And, Bushie, that is NOT the way it is. You don't get to pick the next president. (Well, with diebold, maybe he does.)
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AngryOldDem Donating Member (1000+ posts) Send PM | Profile | Ignore Wed Jan-12-05 10:39 AM
Response to Reply #13
107. That's what I just said....
He is so convoluded at times it's hard to tell just what he means. But I think we're both on to the truth.
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Lizzie Borden Donating Member (1000+ posts) Send PM | Profile | Ignore Wed Jan-12-05 02:01 PM
Response to Reply #13
127. Yes Daleo.
He said one thing then immediately contradicted himself.
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jdj Donating Member (1000+ posts) Send PM | Profile | Ignore Tue Jan-11-05 10:12 PM
Response to Original message
14. Lot's of us libruls pray for his ass
not in a way he'd like, but pray for him to get SOME KIND of religion instead of just talking about it.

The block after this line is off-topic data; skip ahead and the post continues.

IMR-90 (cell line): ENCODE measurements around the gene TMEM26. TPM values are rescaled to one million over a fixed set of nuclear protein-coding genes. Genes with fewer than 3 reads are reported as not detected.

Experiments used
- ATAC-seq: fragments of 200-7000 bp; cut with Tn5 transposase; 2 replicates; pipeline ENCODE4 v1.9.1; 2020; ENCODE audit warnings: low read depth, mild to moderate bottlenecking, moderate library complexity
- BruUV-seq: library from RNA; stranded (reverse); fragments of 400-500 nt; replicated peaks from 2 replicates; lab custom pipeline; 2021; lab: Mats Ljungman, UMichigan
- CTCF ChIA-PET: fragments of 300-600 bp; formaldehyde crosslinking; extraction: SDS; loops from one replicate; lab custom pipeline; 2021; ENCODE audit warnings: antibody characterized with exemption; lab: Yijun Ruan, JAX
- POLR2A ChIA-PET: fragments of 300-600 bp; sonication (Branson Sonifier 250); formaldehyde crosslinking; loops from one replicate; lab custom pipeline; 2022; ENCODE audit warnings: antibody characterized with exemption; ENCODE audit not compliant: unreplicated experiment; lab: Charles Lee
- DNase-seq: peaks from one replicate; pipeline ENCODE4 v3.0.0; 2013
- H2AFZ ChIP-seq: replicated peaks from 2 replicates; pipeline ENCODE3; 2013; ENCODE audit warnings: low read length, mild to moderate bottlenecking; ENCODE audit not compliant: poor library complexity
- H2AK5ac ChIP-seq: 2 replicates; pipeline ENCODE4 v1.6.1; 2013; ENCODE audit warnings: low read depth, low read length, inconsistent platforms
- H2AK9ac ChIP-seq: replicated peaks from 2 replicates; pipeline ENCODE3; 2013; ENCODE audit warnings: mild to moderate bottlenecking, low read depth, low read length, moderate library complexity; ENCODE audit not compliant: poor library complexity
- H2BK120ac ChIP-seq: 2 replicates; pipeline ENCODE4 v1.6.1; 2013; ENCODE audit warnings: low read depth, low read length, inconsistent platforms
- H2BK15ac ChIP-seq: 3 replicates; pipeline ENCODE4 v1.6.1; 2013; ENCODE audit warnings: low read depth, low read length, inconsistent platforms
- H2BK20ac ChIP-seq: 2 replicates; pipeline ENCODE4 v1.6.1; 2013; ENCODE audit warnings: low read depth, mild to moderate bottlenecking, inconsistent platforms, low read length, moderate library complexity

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Laurab Donating Member (1000+ posts) Send PM | Profile | Ignore Tue Jan-11-05 10:18 PM
Response to Reply #14
22. LOL
Someone once told me to pray for someone I disliked. I said "I can't pray for her". He said "sure you can, pray that she goes to heaven FAST". Now, I'm not suggesting anything like that, I just suddenly thought of it...

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atommom Donating Member (1000+ posts) Send PM | Profile | Ignore Tue Jan-11-05 10:52 PM
Response to Reply #14
34. Does it count if I pray that someone will kick his ass?
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BikeWriter Donating Member (1000+ posts) Send PM | Profile | Ignore Wed Jan-12-05 02:19 AM
Response to Reply #34
71. Hee hee hee! I may be in love.